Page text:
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6 Levels of DOT Inspection

6 Levels of DOT Inspection

Most CMVs have to go through a DOT Inspection now and then, especially if they weigh more than 10,000 lbs. These inspections are carried out by a state police officer or a qualified DOT inspector, who checks all parts and accessories of the vehicles thoroughly to ensure that all CMVs on the road are safe and in good working conditions.

There are six extensive levels of DOT inspection of a CMV and its driver. In this blog post, we take a look at all of these 6 levels of DOT inspection in detail. So the next time you are stopped for an inspection, you know what to expect.

Level I: North American Standard Inspection

Level 1 - North American Standard Inspection

This is the most thorough level of DOT inspection of both the driver and the vehicle. This level of inspection involves a complete checkup of the driver’s documents, including the driver’s license, medical certificate & waiver, daily logs, hours-of-service documentation, driver and vehicle inspection reports (DVIRs) and Hazmat endorsements.  

The DOT inspector also checks to make sure that the driver is not using any drugs, alcohol or other hazardous material on the job.

The official will also make sure the seat belt, exhaust system, brakes, coupling devices, emergency exits, suspension, tires, trailer bodies, hubcaps, windshield wipers, frame, tail and headlamps, turn signals, steering wheel, rims and fuel systems, are all working efficiently. The inspector will also make sure that the cargo is properly loaded and secured.

Level II: Walk-Around Driver and Vehicle Inspection

Level 2 - Walk Around Driver & Vehicle Inspection

This level of inspection is not much different than the level one inspection, except that the official will check only those items that can be checked without physically getting under the vehicle.

Level III: Driver-Only Inspection

Level 3 - Driver Only Inspection

This inspection level includes a complete check of the driver’s credentials. In this level, drivers are checked for:

  • RODS
  • Driver’s License
  • Endorsements
  • HAZMAT requirements
  • Medical card and waiver
  • Skill Performance Evaluation (SPE) Certificate
  • Vehicle Inspection Report
  • HM/DG requirements
  • HOS documentation
  • Seat belt usage
  • Possible use of alcohol and/or drugs

Level IV: Special Inspection

Level 4 - Special Inspection

This includes a one-time examination of a particular item. This sort of inspection is normally done to verify or refute a suspected trend carried out in DOT inspection research.

Level V: Vehicle-Only Inspection

Level 5 - Vehicle Only Inspection

This DOT inspection level includes a complete check of the vehicle. This includes everything vehicle related from Level I inspection. Vehicle-only inspection has to be conducted without the driver’s presence and includes the following:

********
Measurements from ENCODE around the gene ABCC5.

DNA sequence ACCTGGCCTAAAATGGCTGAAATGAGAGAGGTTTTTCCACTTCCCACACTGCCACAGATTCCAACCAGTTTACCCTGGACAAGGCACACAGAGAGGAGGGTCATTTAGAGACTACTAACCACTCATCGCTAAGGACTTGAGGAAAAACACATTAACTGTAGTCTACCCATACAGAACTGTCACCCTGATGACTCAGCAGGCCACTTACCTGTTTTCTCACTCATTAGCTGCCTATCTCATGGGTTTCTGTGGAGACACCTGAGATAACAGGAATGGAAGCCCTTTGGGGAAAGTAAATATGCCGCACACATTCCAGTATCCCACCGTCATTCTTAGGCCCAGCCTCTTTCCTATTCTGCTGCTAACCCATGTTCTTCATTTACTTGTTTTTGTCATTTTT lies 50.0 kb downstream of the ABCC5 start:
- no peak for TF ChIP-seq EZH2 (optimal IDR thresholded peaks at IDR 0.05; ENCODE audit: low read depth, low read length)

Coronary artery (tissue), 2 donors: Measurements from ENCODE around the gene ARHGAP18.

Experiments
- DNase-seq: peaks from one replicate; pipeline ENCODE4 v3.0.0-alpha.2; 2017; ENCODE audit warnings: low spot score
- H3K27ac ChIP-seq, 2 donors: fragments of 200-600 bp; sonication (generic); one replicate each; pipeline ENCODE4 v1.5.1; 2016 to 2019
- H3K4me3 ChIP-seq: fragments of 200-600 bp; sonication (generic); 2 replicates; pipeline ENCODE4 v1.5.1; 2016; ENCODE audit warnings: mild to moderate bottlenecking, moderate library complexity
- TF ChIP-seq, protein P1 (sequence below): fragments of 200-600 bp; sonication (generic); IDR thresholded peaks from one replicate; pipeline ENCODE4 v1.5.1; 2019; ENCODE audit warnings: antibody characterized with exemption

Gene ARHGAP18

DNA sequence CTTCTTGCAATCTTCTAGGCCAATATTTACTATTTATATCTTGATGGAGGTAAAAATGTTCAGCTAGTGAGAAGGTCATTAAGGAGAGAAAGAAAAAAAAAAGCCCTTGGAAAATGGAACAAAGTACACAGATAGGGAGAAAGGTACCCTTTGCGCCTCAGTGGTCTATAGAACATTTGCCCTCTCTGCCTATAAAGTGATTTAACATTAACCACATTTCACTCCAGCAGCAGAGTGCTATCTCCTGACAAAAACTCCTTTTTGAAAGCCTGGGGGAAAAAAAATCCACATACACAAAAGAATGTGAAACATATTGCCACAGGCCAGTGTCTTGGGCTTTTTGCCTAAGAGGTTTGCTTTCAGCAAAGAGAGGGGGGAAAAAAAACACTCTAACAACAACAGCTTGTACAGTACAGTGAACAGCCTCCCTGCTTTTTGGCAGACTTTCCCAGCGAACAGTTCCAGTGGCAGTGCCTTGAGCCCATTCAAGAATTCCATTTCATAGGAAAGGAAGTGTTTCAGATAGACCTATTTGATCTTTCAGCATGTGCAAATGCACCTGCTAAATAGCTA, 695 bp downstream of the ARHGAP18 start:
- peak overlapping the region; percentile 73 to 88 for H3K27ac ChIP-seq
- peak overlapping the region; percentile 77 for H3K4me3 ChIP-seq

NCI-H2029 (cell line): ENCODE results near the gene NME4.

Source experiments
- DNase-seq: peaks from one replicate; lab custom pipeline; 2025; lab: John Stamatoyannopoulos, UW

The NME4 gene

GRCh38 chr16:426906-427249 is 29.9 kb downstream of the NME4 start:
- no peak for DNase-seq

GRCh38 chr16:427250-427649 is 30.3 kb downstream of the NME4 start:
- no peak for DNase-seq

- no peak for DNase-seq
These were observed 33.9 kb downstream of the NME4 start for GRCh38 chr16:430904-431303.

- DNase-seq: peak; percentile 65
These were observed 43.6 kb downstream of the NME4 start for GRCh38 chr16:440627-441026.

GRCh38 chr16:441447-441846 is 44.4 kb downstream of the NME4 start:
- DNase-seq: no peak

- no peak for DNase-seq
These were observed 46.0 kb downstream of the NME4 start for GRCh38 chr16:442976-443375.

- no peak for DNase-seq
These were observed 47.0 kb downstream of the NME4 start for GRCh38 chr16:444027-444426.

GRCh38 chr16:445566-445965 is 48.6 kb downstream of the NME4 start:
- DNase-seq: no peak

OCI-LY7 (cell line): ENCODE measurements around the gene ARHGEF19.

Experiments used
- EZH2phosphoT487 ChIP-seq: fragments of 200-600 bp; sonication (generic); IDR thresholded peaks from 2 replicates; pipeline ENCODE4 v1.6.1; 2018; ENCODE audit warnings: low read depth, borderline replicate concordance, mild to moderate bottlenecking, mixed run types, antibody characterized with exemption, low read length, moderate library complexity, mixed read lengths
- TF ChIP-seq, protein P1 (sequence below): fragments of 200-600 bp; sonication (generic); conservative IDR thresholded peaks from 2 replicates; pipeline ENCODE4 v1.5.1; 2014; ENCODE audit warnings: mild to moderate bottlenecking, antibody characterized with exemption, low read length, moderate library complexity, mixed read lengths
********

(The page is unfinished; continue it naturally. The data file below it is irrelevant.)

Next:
• Brake and fuel systems
  • Cargo securement and coupling devices
  • Exhaust systems, steering mechanism, and lighting devices
  • Suspensions, tires and wheel assemblies
  • Van and open-top trailer bodies
  • Windshield wipers and emergency exits
  • Electrical cables and systems in engine and battery compartments
  • Loose or temporary seating on buses

Level VI: Enhanced NAS inspection for Radioactive Shipments

Level 6 - Enhanced NAS Inspection

This level of Inspection is called the NAS (North American Standard) Inspection for Transuranic Waste and HRCQ (Highway Route Controlled Quantities) of Radioactive Material. It involves checking for specific radiological shipments, which includes:

  • Enhancements to Level I inspection
  • Inspection for radiological shipments
  • Radiological requirements
  • Enhanced out of service criteria

Vehicle, drivers, and cargo must be defect free before they may leave for deliveries. While en route, the Level VI out-of-service criterion is applied.

A special nuclear symbol decal has been developed for vehicles meeting the Level VI inspection criteria. It is attached to the CMV at the point of origin of the shipment and removed at the point of destination. This nuclear symbol is only valid for only one trip.

Parting Advice

It would be easier for you to get through inspections and avoid violations if you use an electronic logging system. Electronic logging makes inspections faster, safer, and more efficient for everyone involved. It eliminates Form & Manner violations, such as missing dates, total miles, locations, etc. and it also decreases the probability of HOS violations. It is noted that drivers with ELDs face fewer violations.

Another thing you can do is to have your documents readily available and easy to access, which will aid the inspection process and reflect positively on you. Additionally, you should know what you can do to successfully avoid roadside inspections.

Drivers can try the KeepTruckin electronic logbook app for free. The free app is available for Android and iPhone.

You can also request a free demo for the KeepTruckin ELD, and a product specialist will get in touch with you with all the information you need.


Hunbbel Meer

Hunbbel covers industry trends as a writer and researcher for KeepTruckin. His goal is to help fleets understand how to use KeepTruckin's products and features so they can improve safety, efficiency, and compliance.